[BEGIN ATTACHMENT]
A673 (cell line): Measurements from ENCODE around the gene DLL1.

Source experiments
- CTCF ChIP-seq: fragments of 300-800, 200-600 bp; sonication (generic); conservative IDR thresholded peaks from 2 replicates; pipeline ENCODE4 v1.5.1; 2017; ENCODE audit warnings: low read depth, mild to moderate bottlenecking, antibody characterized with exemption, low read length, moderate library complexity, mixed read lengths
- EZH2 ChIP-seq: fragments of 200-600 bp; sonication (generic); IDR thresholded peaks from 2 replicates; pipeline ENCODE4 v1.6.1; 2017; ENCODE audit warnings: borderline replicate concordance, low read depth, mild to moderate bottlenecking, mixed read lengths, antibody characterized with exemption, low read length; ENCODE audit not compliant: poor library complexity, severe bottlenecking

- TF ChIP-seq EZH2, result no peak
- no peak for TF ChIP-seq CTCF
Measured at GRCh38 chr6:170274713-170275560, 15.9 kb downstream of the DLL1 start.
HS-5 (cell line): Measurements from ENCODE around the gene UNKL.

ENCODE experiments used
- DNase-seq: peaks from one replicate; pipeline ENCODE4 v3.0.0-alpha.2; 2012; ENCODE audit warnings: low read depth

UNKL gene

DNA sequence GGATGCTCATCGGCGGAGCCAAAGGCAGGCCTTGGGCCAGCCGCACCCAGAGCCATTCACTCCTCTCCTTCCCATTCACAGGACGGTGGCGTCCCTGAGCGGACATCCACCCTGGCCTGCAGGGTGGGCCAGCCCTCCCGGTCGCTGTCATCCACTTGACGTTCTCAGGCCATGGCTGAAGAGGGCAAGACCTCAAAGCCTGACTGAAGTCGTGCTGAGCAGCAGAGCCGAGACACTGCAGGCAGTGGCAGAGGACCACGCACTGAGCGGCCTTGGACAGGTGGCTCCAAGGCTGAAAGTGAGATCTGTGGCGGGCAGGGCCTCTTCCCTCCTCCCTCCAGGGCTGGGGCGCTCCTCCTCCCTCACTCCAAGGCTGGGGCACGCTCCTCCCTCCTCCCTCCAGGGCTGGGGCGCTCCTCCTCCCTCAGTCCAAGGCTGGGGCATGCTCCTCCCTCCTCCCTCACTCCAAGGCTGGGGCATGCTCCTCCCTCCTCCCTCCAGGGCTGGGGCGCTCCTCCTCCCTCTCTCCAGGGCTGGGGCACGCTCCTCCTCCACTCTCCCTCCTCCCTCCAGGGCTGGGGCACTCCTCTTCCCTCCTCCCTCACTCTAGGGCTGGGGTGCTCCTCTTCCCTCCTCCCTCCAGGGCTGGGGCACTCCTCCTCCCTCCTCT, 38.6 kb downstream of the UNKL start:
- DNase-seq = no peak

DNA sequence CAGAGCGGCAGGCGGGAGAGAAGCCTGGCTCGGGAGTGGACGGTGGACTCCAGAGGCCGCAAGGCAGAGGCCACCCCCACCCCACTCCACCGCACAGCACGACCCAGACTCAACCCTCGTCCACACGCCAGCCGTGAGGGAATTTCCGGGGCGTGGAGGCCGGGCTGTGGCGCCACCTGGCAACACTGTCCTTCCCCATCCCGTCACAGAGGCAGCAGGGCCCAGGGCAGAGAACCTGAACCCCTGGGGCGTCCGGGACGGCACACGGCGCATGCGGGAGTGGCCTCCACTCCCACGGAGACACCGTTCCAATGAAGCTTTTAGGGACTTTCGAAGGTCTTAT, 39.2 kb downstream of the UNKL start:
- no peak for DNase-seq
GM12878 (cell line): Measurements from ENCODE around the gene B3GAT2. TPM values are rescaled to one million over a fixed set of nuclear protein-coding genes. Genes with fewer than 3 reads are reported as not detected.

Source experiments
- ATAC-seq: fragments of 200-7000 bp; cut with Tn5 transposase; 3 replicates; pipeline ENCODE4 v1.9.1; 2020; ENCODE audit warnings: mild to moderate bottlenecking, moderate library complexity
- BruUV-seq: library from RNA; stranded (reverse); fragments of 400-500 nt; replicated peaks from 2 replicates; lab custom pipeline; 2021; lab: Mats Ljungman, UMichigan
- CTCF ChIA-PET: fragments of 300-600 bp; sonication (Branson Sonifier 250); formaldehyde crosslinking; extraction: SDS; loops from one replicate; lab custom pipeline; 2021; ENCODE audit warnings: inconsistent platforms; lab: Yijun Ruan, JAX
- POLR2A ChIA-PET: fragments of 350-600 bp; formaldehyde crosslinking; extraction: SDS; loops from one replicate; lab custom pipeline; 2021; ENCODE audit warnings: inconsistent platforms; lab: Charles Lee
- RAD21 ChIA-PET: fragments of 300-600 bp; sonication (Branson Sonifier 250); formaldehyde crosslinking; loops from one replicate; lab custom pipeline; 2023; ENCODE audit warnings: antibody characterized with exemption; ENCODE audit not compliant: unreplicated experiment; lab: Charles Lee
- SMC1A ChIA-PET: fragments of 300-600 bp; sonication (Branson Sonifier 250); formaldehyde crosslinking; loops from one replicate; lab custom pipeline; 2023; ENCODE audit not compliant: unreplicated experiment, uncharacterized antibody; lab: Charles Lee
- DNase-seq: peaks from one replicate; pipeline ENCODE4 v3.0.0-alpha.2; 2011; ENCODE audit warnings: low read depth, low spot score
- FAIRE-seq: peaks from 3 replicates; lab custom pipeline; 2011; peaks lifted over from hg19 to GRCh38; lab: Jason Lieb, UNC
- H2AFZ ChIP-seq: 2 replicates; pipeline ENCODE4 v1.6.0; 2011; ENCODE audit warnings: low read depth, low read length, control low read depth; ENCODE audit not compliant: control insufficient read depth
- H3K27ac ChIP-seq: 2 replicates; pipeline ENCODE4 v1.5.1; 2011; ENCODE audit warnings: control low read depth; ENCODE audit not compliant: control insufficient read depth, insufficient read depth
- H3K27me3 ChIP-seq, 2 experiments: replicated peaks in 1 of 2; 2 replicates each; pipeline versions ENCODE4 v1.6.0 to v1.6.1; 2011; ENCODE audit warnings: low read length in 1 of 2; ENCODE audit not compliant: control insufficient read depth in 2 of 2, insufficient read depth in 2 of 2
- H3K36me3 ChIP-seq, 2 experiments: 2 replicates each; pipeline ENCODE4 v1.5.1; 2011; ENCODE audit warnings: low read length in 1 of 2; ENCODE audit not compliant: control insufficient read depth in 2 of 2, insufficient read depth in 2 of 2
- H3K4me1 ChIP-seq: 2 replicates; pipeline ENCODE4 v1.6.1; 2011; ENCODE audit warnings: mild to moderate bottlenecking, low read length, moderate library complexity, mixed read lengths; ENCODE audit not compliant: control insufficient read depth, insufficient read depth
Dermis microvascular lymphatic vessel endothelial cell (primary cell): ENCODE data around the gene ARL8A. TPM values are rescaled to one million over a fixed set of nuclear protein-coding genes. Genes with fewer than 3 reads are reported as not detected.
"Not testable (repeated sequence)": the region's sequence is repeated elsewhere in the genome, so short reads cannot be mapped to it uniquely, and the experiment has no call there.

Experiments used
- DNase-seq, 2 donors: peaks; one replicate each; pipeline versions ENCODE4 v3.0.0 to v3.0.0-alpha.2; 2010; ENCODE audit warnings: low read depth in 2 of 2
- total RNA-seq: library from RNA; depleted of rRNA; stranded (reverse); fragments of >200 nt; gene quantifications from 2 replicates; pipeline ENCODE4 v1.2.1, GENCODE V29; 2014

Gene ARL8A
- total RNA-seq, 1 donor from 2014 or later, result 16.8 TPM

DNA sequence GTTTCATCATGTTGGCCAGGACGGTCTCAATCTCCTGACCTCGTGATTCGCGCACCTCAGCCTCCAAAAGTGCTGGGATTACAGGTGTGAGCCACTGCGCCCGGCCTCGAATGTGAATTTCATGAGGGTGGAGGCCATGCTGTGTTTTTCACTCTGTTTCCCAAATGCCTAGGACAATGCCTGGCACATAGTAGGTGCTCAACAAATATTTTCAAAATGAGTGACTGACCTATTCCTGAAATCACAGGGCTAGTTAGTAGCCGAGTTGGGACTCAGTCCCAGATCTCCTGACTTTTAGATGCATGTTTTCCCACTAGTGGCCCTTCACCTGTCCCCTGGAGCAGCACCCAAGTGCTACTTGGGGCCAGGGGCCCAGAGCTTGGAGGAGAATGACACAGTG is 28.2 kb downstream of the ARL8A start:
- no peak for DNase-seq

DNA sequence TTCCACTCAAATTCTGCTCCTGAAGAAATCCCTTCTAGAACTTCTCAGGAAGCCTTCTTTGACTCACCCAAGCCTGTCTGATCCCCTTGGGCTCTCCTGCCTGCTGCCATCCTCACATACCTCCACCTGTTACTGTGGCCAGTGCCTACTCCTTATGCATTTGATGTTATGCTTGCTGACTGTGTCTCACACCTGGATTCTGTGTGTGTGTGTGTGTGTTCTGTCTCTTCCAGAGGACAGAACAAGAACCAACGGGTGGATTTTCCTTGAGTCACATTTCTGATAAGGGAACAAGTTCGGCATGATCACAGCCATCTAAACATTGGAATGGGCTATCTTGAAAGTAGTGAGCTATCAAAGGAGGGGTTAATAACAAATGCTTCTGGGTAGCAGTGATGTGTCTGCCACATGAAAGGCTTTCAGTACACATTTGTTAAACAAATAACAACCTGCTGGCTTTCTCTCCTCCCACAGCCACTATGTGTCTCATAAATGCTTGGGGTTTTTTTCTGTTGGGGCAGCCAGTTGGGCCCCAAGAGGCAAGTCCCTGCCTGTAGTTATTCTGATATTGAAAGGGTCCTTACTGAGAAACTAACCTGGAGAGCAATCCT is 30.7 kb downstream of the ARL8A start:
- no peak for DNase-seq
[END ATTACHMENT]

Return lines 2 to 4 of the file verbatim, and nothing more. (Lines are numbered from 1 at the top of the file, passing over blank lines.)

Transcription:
Source experiments
- CTCF ChIP-seq: fragments of 300-800, 200-600 bp; sonication (generic); conservative IDR thresholded peaks from 2 replicates; pipeline ENCODE4 v1.5.1; 2017; ENCODE audit warnings: low read depth, mild to moderate bottlenecking, antibody characterized with exemption, low read length, moderate library complexity, mixed read lengths
- EZH2 ChIP-seq: fragments of 200-600 bp; sonication (generic); IDR thresholded peaks from 2 replicates; pipeline ENCODE4 v1.6.1; 2017; ENCODE audit warnings: borderline replicate concordance, low read depth, mild to moderate bottlenecking, mixed read lengths, antibody characterized with exemption, low read length; ENCODE audit not compliant: poor library complexity, severe bottlenecking